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Measuring NATO Support For Ukraine

Since the annexation of Crimea by Russia in 2014, NATO has substantially increased its defense posture on the alliance’s eastern flank: it established four multinational battle groups in Estonia, Latvia, Lithuania, and Poland, and it expanded its air-policing capabilities in the Baltic states and Eastern Europe to intercept Russian aircraft breaching the airspace of member states.

Led by the United States, the United Kingdom, Canada, and Germany, these units back up the idea that an attack on any NATO ally would be considered an attack on the whole alliance. Each unit also receives contributions from other NATO members.

Ukraine is not a NATO member, but it has been a "partner country" since 2008 – the year it applied for a Membership Action Plan. That means that it may be allowed to join the alliance in the future. Russia wants assurances from Western powers that this will never happen.

As Russia has amassed over 100,000 troops near the border with Ukraine, some NATO allies have been sending military aid to Kyiv. U.S. and EU leaders have also undertaken diplomatic efforts to soothe tensions with Moscow, but some of Russia’s geopolitical demands concerning NATO’s expansion to former Soviet states are considered “nonstarters.”

How NATO Members And The EU Are Supporting Ukraine

The European Union has been providing loans and grants to support Ukraine since 2014 – the year Russia occupied and annexed Crimea – and on February 1, 2022, it announced further financial aid of some 1.2 billion euros ($1.35 billion) to help the country during the current crisis.

Canada has announced financial aid of $340 million for immediate support to Ukraine and the extension and expansion of Operation UNIFIER, the Canadian armed forces’ military-training and capacity-building mission in Ukraine.

The United States has deployed 2,000 U.S.-based troops to Germany and Poland, relocated 1,000 U.S. soldiers from Germany to Romania, and provided a military aid package of $200 million, including 300 Javelin anti-tank missiles and 79 tons of security assistance.​

Denmark sent a frigate to the Baltic Sea, and four F-16 fighter jets to Lithuania in support of NATO’s long-standing air-policing mission in the region.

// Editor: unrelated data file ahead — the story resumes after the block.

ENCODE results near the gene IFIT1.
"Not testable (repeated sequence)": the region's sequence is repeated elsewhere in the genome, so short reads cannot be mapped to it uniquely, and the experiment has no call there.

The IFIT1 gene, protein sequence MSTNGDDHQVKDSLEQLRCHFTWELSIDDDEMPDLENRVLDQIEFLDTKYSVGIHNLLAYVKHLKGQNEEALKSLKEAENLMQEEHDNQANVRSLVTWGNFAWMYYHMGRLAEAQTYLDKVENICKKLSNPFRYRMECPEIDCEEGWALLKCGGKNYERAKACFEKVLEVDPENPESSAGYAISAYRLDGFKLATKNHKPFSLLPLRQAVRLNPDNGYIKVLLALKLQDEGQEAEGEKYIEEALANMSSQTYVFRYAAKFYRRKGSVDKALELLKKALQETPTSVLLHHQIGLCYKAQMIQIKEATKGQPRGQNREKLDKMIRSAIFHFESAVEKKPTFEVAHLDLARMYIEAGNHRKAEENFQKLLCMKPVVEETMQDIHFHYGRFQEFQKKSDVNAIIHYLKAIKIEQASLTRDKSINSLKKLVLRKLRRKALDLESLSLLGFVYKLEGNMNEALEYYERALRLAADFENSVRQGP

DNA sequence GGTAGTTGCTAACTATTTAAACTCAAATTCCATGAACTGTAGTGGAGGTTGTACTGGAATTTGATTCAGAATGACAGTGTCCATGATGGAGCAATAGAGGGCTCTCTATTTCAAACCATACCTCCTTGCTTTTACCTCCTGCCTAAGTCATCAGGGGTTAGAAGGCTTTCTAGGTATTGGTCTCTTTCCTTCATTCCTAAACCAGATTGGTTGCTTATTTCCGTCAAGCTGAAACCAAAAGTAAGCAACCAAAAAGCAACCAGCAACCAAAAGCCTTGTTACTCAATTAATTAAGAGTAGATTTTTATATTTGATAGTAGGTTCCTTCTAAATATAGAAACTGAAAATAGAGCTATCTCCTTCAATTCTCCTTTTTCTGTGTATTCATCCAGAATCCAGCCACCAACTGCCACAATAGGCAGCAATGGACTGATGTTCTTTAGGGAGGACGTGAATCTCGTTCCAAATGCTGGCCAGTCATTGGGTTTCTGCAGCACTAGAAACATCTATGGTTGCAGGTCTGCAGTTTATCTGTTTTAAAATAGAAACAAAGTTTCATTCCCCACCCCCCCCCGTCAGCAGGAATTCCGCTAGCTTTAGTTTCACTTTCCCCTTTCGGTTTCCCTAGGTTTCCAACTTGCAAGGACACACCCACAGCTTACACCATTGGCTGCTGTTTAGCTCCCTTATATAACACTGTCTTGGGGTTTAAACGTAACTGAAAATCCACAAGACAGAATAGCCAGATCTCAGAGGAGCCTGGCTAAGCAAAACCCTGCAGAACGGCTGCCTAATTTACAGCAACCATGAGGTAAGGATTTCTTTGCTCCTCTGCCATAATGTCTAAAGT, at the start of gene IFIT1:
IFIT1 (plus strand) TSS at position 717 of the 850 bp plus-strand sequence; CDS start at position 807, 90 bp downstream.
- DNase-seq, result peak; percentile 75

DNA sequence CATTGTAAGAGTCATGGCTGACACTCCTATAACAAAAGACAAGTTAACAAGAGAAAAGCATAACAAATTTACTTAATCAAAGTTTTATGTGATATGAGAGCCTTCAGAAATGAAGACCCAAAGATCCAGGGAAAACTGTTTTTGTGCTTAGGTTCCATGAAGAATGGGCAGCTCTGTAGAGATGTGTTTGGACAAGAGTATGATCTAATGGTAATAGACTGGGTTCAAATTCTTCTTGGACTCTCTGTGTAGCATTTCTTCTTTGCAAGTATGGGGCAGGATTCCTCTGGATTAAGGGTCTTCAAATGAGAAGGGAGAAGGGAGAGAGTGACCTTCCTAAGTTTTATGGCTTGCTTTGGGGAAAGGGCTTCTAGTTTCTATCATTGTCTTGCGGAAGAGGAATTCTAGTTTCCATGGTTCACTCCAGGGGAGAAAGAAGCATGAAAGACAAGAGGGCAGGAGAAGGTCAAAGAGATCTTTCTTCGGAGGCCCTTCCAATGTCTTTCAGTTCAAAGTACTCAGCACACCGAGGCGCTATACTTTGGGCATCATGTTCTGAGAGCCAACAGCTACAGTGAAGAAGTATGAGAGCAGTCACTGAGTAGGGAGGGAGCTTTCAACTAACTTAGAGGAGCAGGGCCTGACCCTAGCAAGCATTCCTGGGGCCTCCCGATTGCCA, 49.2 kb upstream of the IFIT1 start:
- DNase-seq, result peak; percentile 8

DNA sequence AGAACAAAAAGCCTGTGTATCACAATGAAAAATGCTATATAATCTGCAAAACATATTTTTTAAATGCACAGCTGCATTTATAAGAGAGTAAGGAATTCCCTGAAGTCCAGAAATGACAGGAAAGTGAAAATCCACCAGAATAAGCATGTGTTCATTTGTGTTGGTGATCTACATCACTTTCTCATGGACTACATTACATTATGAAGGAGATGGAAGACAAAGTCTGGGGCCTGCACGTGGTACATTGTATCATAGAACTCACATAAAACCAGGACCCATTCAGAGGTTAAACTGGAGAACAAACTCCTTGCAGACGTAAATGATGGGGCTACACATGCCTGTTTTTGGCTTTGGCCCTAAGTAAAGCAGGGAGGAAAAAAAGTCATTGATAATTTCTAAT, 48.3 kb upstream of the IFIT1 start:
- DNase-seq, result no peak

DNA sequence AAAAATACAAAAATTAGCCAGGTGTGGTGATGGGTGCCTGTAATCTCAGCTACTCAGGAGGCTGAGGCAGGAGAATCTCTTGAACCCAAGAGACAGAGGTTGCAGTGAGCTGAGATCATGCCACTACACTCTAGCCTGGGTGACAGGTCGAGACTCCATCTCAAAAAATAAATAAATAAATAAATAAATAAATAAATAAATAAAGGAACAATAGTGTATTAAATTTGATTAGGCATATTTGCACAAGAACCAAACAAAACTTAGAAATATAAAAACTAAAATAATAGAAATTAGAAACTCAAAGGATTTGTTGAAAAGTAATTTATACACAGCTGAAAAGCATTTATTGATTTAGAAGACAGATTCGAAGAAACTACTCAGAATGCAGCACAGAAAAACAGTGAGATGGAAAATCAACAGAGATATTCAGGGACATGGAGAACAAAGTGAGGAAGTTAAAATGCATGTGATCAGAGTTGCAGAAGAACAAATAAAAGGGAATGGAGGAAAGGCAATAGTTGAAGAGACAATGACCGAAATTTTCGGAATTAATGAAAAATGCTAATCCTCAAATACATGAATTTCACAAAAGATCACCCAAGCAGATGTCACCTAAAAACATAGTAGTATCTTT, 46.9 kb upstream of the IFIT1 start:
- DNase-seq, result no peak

Latvia and Lithuania are shipping Stinger anti-aircraft missiles after receiving approval from Washington to transfer the weapons.

The Netherlands will be sending two F-35 fighter jets to Bulgaria in April to support NATO’s air-policing activities in the region and is putting a ship and land-based units on standby for NATO’s Response Force.​

Spain is sending ships to join NATO naval forces and is considering sending fighter jets to Bulgaria.​

Estonia is sending Javelin anti-tank missiles to Ukraine.​

Turkey has already shipped anti-tank drones to Ukraine.

The United Kingdom has sent anti-tank missiles to Ukraine, as well as troops to train Ukrainians in their use.​

Germany is sending a field hospital to Estonia and it has announced that it will deploy 350 troops to Lithuania to reinforce a NATO battle group there.​

Poland’s government approved the sending of air-defense weapons, ammunition, and drones to the Ukrainian armed forces.

The Czech Republic provided Ukraine with artillery rounds in January with the transfer of 4,006 152-millimeter shells.

What Do Europeans Say About A Possible Russian Invasion Of Ukraine?

While there has been much talk that governments in Europe are divided over the conflict, a January 2022 report by the European Council on Foreign Relations (ECFR) reveals that European citizens believe Russia's invasion of Ukraine could bring up some serious security issues for Europe in terms of energy and immigration, for instance. They also believe that Europe has a duty to respond to the crisis, with a majority supporting a NATO and EU response.

What Russians Are Saying

A survey taken by the Levada Center in April 2021 revealed that there is little enthusiasm for a military intervention among members of Russia’s modern, urban society.

The view that it is necessary to take part in the conflict in case of an outbreak of hostilities is most popular among older groups. This view is much less popular among younger groups, as shown in the chart below.

What Ukrainians Are Saying

Many Ukrainians believe Russia is “softening” their country before actually invading by using Soviet-era tactics to try to destabilize the economy, generate civil disturbances and smear campaigns, terror and cyberattacks – like the one on January 14 that took down more than a dozen of Ukraine's government websites – and even assassinations.

There is a belief that Russia will only be in a position to successfully invade when Ukraine is on the verge of becoming a failed state.

'All Will Be Good. And If Not, We'll Fight.' Kyiv Residents Keep Calm Amid Russian Attack Expectations
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Sources: NATO, NPR, The Moscow Times, The New York Times, Government of Canada, The Local, RFE/RL, Al-Jazeera, Defense News, Euronews, The European Commission, and the European Council on Foreign Relations​